PEORIA — There were no new cases of coronavirus reported in the Tri-County Area in the last 24 hours, and all of the area’s five coronavirus patients are recovering at home, said Peoria City County Health Department administrator Monica Hendrickson during the daily news conference Friday.
With the shelter in place order announced by Gov. JB Prtizker just hours earlier, Hendrickson asked people to refrain from hoarding. Grocers and pharmacies will remain open through the duration of the order. Buy only what you need for a week, and avoid buying anything marked with the WIC symbol, she said.
“We are asking people not to buy in bulk, especially items that are WIC approved,” she said. Families with WIC benefits cannot afford to buy in bulk, and rely on the products being on store shelves when they need them.
“Buying in bulk is a privilege many people cannot afford,” Hendrickson said.
Managers from Peoria’s two Hy-Vee grocers were on hand to reassure residents about the food supply.
“Hy-Vee is working diligently with suppliers around the clock to reach the additional demand,” said Elise Schiel, manager of the Sheridan Road Hy-Vee.
They have reached beyond their traditional suppliers to meet the demand, and placed limits on some products.
“We have great supply,” said Eric Gharst, manager of the Grand Prairie Hy-Vee. “I think people just need to settle down a little bit.”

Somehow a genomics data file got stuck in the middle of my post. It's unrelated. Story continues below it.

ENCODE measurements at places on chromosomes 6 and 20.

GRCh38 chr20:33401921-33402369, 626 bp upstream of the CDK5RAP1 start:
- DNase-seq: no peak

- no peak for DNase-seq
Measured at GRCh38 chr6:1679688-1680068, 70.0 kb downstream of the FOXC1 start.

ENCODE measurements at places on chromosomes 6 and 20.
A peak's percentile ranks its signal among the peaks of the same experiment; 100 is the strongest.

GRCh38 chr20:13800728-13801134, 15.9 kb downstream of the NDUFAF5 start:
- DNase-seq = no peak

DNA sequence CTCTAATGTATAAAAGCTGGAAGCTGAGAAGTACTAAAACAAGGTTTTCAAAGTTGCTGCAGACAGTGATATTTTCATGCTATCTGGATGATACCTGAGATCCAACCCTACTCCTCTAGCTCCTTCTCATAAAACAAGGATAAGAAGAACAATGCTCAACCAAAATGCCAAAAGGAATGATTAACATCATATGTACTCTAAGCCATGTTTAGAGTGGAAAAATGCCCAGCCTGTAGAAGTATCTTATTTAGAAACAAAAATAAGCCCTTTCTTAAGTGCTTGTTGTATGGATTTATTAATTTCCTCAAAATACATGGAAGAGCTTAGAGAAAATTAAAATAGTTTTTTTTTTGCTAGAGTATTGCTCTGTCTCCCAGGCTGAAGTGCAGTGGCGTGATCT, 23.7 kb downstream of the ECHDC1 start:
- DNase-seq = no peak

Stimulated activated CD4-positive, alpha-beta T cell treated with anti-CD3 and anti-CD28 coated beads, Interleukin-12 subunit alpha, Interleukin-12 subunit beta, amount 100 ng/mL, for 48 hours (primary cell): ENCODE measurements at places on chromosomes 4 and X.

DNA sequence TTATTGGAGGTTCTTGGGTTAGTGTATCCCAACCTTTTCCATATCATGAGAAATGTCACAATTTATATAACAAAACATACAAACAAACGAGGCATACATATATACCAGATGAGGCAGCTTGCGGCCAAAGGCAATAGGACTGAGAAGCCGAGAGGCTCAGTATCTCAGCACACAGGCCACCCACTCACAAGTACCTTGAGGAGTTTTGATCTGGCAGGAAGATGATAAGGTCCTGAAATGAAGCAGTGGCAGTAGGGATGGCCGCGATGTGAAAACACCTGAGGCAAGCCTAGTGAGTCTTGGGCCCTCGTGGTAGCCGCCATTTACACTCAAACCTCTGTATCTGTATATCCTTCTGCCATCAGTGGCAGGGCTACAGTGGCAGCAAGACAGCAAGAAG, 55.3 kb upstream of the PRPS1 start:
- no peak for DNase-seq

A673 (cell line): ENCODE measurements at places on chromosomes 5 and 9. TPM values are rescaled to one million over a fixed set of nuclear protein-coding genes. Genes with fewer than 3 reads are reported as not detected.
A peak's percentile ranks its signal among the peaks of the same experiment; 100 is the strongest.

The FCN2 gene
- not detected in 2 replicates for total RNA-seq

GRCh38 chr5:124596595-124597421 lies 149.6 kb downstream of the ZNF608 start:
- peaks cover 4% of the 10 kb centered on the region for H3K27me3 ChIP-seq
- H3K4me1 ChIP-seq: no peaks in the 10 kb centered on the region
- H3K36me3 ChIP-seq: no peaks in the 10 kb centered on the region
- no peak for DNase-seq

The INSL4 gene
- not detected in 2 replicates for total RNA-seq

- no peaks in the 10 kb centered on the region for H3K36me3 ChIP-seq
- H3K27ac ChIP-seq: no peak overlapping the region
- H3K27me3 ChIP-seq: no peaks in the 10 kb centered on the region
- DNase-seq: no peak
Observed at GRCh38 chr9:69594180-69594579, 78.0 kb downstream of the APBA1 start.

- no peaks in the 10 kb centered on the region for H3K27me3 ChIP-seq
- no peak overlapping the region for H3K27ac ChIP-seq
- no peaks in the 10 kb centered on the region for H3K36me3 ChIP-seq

They also talked about the extra measures they are taking to the sanitize stores. Checkout lines get a lot of attention, with conveyor belts and payment touch pads being wiped down frequently. And by early next week they hope to have plexiglass shields in place at cash registers to protect cashiers.
Both Hy-Vees are looking for additional employees, 10 at the Grand Prairie store and 20 at the Sheridan Road store. Applications are available at hy-vee.com.
Peoria County Sheriff Brian Asbell said while the order does give him special enforcement powers, the plan is to get people on board through education. The county has seen an increase in domestic violence since the coronavirus shutdown began, Asbell said. Officers have been referring people to the UnityPlace behavioral health treatment center for counseling to reduce anxiety, he said.
Dr. Gregg Stoner, medical director of PCCHD, advised people with diabetes, heart or lung issues to work with their doctor to get their conditions under control in the next two weeks before coronavirus becomes more prevalent in the area. He suggested buying a few pieces of medical equipment — thermometer, scale, pulse oximeter, and blood pressure cuff — to better communicate with medical professionals through telehealth services.
“There are things we can’t control, but there are things we can,” Stoner said. “While we are home we need to do the things to optimize our health.”
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